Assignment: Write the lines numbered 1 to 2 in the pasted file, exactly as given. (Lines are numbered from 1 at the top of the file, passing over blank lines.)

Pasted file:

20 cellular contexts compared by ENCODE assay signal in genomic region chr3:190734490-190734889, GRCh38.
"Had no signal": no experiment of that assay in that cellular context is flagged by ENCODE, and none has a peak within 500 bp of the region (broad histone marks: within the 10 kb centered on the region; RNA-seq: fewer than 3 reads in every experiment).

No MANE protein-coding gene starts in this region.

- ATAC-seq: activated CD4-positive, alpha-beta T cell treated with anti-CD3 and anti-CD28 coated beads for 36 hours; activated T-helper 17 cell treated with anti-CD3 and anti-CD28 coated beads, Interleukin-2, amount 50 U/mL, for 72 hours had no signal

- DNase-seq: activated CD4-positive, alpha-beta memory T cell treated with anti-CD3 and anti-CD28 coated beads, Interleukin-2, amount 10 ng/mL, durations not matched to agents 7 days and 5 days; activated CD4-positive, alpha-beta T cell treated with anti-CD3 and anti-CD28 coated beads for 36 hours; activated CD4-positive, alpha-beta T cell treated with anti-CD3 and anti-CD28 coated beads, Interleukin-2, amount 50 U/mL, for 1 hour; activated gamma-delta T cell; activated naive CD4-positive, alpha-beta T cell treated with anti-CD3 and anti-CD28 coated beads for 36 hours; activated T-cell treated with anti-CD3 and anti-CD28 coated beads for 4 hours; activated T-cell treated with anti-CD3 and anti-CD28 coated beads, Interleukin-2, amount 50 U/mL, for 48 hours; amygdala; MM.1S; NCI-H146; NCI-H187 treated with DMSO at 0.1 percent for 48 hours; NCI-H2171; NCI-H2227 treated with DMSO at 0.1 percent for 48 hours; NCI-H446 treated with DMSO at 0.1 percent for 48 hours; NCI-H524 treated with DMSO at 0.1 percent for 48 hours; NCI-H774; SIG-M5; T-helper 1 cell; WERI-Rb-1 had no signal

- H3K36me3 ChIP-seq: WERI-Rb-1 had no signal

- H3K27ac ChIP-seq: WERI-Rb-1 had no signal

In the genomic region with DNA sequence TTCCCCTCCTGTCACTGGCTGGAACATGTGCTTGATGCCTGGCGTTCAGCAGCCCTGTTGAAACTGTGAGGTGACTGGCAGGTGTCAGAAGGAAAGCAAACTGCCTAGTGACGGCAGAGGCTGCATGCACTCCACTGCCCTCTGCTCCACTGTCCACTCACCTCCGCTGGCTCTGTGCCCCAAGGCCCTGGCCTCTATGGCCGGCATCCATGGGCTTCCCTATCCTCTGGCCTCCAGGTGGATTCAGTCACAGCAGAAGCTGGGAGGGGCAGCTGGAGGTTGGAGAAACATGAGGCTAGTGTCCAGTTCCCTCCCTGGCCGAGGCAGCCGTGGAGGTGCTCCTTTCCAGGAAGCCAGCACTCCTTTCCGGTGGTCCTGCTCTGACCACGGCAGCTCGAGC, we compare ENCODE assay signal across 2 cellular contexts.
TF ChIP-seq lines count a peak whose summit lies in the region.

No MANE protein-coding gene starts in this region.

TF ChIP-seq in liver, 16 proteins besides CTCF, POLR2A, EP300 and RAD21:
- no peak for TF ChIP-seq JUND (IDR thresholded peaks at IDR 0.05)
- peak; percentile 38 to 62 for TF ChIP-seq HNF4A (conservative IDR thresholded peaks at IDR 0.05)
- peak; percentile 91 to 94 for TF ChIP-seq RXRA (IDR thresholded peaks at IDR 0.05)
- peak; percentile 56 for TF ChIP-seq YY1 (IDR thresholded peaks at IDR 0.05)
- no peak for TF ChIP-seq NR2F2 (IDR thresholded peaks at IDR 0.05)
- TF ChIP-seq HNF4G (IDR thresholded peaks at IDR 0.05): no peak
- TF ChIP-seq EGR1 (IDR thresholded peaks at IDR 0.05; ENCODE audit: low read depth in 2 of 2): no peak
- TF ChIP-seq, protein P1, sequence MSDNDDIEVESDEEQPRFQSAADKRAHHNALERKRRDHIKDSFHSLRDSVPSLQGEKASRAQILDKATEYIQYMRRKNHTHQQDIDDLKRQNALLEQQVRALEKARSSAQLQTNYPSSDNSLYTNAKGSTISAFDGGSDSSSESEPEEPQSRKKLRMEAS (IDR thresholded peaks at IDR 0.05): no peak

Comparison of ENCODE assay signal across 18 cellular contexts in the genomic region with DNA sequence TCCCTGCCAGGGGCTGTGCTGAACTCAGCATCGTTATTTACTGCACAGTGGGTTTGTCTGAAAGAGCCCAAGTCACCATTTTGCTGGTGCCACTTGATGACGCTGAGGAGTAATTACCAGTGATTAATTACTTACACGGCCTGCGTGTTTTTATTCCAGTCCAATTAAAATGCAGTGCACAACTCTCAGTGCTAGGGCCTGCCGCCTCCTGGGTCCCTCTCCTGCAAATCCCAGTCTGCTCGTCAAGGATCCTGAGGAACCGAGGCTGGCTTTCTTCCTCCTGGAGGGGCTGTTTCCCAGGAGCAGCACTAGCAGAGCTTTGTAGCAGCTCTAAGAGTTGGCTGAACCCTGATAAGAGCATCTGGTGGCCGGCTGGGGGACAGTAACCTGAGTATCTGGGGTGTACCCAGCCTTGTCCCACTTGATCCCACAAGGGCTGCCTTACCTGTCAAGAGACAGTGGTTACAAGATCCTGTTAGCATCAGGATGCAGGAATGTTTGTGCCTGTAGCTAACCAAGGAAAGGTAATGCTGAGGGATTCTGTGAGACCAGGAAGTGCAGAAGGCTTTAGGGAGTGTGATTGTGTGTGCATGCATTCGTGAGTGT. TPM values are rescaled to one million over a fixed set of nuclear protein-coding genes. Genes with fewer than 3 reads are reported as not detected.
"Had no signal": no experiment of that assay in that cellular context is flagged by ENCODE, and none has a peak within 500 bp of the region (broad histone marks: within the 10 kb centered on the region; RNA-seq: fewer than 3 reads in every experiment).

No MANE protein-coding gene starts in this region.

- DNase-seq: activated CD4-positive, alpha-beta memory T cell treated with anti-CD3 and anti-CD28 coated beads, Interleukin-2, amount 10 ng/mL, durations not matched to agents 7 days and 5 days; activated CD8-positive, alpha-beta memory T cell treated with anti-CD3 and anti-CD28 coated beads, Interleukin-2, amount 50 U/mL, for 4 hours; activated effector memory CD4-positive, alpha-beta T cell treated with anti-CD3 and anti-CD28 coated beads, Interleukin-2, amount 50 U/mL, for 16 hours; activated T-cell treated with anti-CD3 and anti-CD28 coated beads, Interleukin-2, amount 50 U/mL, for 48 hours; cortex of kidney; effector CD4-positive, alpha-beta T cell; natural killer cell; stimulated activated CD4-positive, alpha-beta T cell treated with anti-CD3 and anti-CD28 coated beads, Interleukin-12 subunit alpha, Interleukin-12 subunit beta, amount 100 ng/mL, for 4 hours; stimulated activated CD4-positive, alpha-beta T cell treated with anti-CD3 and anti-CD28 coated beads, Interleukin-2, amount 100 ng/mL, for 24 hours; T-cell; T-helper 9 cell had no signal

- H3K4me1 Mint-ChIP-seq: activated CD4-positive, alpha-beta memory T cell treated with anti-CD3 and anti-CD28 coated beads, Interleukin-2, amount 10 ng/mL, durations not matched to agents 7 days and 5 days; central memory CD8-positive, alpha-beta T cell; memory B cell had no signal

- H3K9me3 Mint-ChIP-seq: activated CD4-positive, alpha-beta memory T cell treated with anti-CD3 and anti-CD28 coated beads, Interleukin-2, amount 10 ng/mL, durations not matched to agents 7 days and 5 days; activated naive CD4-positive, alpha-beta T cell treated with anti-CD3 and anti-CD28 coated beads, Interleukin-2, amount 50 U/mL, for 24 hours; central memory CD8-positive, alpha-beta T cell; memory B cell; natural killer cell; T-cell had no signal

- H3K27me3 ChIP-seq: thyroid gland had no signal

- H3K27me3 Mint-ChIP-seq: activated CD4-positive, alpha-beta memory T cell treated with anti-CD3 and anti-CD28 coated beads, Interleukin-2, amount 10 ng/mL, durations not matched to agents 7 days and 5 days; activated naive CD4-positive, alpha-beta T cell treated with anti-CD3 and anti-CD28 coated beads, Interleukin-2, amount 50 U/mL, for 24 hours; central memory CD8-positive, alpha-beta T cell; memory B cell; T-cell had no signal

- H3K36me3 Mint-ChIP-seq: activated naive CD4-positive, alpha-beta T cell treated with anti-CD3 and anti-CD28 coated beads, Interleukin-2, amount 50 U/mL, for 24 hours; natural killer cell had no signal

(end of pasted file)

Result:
20 cellular contexts compared by ENCODE assay signal in genomic region chr3:190734490-190734889, GRCh38.
"Had no signal": no experiment of that assay in that cellular context is flagged by ENCODE, and none has a peak within 500 bp of the region (broad histone marks: within the 10 kb centered on the region; RNA-seq: fewer than 3 reads in every experiment).